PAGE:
However, Bush told the TV station that he was not able to make any more cuts on personnel expenditure, the area where the UK wants Cayman to cut its spendin, as that was in the hands of the governor or the deputy governor.

The latest civil service head count is around 3,600, which, despite entrenchment and recruitment freezes, is still a less than 10 percent cut on the service’s peak figure of 3,900 people in 2008. 

CNS has contacted the deputy governor’s office in connection with what, if any, cuts will have to be made to public sector personnel cuts in the next financial year, but so far there has been no response. The Cayman Islands Civil Service Association recently confirmed that it has not been informed about any new cuts in salaries or benefits in relation to the concerns of the UK. Nor is it clear if the portfolio intends to make head count cuts over and above natural attrition or the existing recruitment moratorium.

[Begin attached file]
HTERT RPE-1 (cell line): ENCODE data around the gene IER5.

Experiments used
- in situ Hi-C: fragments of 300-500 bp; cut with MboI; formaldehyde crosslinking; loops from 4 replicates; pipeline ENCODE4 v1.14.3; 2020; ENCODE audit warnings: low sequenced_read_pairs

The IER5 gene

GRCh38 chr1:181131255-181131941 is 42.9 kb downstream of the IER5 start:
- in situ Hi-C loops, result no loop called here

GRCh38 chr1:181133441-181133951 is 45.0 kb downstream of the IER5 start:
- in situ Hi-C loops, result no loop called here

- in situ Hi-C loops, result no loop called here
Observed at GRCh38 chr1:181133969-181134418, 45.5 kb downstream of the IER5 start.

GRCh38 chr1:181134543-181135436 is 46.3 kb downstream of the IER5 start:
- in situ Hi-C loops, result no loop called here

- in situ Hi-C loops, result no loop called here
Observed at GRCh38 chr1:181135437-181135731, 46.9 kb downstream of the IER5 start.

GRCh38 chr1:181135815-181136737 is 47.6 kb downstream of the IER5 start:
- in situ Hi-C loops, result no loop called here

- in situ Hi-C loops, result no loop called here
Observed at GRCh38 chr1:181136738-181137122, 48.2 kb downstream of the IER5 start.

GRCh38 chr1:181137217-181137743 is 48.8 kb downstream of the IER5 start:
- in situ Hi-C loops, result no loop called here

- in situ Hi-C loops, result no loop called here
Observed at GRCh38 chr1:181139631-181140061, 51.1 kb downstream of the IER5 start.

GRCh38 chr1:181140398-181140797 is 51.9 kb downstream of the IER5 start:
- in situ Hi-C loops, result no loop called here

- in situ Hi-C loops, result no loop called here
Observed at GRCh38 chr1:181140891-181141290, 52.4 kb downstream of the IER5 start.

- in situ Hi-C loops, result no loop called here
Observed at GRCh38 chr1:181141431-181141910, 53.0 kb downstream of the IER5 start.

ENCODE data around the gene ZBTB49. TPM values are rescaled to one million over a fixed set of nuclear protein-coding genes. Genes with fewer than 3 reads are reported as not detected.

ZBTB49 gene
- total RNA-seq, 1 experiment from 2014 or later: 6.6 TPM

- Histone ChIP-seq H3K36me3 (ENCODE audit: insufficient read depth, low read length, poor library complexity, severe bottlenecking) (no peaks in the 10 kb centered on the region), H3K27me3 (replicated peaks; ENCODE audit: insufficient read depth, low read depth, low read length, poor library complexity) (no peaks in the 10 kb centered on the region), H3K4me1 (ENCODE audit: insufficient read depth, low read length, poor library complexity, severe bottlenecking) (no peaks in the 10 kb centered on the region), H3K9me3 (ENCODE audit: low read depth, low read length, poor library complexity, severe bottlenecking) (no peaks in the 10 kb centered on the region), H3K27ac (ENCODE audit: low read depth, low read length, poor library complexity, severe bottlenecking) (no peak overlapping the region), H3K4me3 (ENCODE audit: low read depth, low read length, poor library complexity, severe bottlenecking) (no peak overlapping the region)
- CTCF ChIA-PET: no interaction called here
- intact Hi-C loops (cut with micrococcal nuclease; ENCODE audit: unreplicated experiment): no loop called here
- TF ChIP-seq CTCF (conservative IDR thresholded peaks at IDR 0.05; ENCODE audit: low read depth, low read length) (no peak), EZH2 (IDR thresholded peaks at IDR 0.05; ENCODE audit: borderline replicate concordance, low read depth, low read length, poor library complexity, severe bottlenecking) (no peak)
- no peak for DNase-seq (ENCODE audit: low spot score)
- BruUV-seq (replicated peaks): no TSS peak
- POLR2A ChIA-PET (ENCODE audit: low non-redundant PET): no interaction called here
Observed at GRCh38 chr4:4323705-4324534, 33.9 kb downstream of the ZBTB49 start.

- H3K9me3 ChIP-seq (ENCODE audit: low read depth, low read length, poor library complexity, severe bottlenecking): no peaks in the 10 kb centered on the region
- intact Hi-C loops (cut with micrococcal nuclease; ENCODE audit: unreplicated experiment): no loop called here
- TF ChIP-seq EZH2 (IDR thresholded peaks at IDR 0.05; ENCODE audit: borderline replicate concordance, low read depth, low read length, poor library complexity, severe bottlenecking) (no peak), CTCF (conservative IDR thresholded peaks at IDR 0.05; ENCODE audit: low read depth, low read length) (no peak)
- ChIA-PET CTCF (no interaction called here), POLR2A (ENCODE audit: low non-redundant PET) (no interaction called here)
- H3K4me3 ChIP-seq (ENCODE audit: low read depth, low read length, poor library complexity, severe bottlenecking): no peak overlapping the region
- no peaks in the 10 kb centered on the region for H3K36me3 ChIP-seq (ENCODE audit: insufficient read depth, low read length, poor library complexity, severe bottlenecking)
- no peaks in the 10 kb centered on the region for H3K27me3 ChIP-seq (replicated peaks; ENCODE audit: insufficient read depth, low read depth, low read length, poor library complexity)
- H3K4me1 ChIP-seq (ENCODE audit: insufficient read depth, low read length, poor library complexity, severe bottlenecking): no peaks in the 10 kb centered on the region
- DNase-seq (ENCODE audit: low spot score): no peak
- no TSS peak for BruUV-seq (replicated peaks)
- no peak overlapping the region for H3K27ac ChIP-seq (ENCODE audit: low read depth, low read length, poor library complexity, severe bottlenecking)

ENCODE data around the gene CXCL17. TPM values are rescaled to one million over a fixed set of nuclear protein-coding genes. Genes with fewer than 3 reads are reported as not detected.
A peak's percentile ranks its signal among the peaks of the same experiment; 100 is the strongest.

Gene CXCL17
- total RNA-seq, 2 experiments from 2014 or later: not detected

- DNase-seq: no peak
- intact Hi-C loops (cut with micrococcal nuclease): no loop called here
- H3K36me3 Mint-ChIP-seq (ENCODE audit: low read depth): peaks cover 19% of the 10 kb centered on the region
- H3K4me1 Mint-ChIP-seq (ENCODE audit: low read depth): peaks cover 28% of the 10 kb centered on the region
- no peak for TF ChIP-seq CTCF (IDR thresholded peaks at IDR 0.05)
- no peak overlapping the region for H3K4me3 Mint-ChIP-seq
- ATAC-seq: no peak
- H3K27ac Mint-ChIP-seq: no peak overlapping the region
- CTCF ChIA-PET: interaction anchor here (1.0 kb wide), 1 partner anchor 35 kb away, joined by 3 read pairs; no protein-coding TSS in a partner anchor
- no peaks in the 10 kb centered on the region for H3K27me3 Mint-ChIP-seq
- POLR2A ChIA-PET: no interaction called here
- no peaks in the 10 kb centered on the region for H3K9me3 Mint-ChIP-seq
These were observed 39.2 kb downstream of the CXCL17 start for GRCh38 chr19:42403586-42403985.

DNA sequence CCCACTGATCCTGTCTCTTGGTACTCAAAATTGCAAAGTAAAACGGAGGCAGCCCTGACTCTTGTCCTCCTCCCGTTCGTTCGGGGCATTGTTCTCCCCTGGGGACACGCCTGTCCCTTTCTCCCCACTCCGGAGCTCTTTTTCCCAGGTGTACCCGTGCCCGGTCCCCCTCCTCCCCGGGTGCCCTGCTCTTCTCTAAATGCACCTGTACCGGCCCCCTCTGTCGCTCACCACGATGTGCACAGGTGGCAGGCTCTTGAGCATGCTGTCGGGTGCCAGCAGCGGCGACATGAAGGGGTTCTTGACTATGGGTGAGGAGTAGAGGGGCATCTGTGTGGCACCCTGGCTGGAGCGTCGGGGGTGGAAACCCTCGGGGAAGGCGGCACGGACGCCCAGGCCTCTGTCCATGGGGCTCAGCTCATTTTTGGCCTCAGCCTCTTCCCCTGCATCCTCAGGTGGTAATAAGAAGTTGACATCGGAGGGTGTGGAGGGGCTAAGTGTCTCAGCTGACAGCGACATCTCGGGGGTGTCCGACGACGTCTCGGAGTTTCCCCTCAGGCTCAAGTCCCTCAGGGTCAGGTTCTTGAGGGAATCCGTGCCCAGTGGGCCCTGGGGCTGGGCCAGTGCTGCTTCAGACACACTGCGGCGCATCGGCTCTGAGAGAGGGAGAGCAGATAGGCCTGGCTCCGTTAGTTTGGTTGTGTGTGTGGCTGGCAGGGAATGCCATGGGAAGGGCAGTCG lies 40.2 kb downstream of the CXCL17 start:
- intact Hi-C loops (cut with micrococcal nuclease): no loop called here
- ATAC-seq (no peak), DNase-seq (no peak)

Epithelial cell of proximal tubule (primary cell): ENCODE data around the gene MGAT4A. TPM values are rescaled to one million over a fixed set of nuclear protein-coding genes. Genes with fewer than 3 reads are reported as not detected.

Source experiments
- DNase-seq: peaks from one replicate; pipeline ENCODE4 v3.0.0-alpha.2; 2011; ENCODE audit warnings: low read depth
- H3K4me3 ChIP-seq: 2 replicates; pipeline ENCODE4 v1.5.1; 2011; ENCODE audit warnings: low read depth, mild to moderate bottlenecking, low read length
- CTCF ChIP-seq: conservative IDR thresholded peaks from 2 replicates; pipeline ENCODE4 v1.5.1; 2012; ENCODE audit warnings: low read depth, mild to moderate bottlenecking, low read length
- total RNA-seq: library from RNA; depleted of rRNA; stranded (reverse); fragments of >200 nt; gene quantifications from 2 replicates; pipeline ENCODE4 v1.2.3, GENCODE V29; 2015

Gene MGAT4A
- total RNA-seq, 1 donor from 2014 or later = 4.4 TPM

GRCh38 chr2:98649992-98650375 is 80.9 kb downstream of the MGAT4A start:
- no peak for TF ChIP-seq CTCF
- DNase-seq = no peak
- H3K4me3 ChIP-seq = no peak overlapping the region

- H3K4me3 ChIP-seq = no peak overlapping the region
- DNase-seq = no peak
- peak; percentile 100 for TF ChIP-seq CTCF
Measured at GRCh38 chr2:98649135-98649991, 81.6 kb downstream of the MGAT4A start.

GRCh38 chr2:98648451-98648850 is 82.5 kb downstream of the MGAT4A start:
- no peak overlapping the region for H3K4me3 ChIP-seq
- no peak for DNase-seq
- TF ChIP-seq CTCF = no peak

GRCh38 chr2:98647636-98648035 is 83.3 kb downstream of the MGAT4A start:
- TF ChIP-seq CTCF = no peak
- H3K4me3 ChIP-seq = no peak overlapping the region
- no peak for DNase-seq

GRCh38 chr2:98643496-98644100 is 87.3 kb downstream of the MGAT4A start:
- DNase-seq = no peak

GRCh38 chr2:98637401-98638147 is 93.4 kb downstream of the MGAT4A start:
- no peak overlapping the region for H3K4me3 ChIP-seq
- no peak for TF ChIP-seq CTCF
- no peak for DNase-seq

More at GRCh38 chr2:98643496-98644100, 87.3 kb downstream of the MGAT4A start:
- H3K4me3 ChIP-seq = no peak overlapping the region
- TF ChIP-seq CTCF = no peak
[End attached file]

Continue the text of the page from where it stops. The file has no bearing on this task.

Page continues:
According to the three year plan (posted below) personnel costs were to have been reduced by 7 percent for the 2011/2012 fiscal year and byfurther 3 percent in the 2012/2013 fiscal year. It said that the targets would be achieved through a combination of divestment or restructuring of departments as well as through discussions between the governor’s office and the civil service.

The plan had called for personnel costs to come down from the 2010/11 figure of $228,647 to $212,642 during 2011/12 and then a further fall to $206,262 in the last year of the plan, when government is expected to have achieved a surplus of more than $60 million.

Category: Politics

Comments (36)

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  1. Anonymous says:

    Anti expat rhetoric

    If you want to be popular in Cayman say all the expats are taking jobs, suddenly you earn all the respect of Caymanians. This is true when you say were it not for them there would be more jobs. McKeeva  Bush shot to fame because of saying this in the 80's. However we need to ask ourselves with the reducing number of expats has the economy improved? If the answer is no then 'expats taking jobs' phrase has been overtaken by time.